What You Should Do in Case of Battery Ingestion

Nobody in his right mind would eat a battery, right? But it does happen, often in kids and sometimes in adults. Over the years, electronic gadgets and toys have become smaller and smaller. Compact high-performance batteries that come in tiny pill-shaped or coin-shaped devices power up these gadgets.

These batteries are loaded with heavy metals like mercury, zinc, cadmium, lithium and silver, as well as concentrated amounts of caustic electrolytes like sodium hydroxide or potassium. It's the tiny size and seemingly harmless appearance that has increased the risk of battery ingestion not only among kids but also among adults.

Does It Cause Any Problem?
It's good to know however that most swallowed batteries don't cause any problem, at least 89.9 percent of the time. However, if the batteries get clogged in the esophagus, they must be removed right away, because:

- They can cause damage by adding pressure on the esophageal wall through caustic alkali leakage and electrical current.
- Mild burns can happen in as quick as one hour after the battery has been swallowed.
- In four hours, full-thickness burns can occur.

Are There Any Signs or Symptoms?
Unfortunately, battery ingestion doesn't exhibit any signs or symptoms until it already inflicts damage. A person who has swallowed a disk battery may experience the following:

- vomiting
- retching
- abdominal pain
- low-grade fever
- irritability
- persistent drooling
- rash from nickel metal allergy
- dark and bloody stools
- difficulty breathing if the battery gets dislodged in the airways

What Should You Do?
The best way to respond to such emergency is to take nothing by mouth and to rush to the nearest hospital. If possible, bring a sample of the battery that's been ingested. Since all disk batteries have an imprinted code to identify manufacturer, content and size, this can be helpful to the doctor. If you can't find any similar battery, just bring the device from which the battery was used.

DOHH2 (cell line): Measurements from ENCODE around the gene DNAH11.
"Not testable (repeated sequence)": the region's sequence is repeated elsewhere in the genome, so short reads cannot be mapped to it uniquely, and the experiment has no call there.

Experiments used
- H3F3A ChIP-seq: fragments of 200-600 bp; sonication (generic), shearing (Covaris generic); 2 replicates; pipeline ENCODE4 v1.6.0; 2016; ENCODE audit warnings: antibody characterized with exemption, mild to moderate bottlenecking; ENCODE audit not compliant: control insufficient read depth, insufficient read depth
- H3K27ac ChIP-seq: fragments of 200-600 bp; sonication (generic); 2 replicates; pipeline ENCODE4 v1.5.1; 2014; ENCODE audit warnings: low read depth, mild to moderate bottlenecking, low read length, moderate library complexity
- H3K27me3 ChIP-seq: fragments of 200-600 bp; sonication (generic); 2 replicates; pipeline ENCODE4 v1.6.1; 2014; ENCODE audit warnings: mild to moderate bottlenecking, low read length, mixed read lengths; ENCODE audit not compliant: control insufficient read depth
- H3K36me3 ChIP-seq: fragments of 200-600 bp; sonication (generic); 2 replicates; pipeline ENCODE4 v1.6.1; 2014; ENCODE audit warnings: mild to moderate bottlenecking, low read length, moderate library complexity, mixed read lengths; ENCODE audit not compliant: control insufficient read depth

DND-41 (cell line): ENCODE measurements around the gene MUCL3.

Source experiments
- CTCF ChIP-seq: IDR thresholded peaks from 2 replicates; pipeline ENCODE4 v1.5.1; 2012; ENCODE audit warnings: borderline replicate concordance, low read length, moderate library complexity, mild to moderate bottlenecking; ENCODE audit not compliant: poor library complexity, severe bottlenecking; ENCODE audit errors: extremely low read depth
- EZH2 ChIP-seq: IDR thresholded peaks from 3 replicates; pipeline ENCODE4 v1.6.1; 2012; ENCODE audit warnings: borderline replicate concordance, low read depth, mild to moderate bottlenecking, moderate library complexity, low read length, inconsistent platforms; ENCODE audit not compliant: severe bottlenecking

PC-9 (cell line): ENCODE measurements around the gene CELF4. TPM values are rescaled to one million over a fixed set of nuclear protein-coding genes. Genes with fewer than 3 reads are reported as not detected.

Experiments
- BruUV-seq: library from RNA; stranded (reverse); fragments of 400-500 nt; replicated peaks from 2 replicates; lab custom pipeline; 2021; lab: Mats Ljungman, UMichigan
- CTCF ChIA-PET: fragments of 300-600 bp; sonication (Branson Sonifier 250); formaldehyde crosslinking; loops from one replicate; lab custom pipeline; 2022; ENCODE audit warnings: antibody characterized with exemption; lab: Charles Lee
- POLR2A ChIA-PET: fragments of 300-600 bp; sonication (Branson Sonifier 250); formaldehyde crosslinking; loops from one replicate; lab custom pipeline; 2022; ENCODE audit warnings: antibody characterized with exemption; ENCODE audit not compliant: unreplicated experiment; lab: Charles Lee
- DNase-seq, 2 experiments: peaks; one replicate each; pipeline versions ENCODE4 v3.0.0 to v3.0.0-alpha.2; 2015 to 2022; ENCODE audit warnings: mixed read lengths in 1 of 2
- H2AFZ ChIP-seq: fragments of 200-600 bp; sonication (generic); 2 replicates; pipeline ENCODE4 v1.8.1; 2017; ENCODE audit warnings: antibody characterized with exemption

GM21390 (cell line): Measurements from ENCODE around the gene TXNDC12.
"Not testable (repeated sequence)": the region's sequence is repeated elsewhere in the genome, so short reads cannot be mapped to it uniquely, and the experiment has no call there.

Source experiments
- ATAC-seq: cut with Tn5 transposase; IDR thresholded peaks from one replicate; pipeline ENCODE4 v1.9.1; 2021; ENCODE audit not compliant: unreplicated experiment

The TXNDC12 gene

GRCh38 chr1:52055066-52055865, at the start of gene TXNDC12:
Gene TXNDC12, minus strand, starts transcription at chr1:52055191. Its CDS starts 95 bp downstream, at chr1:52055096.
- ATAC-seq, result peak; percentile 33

How Can This Be Prevented?
Batteries should always be kept in childproof containers. The battery compartments in gadgets and toys should be taped shut to secure the batteries from falling off. Remember that one third of battery ingestion cases in children happen when a child is able to remove batteries from an electronic product. Never store disk batteries in pillboxes. Don't even put them near medications to avoid accidentally popping the batteries into your mouth. It's easy to mistake them for medications.

If you're going to change a battery, never hold it in your mouth. This is also one of the most common causes of battery ingestion among adults. Many make it a habit to hold the battery in their mouths when changing battery of their watch. Then they accidentally swallow the battery.

Although battery ingestion usually doesn't cause serious injuries, it doesn't mean you can neglect safety practices regarding usage and storage of these devices. Keep in mind the preventive measures mentioned above to keep you and your family safe from this accident at all times.

 


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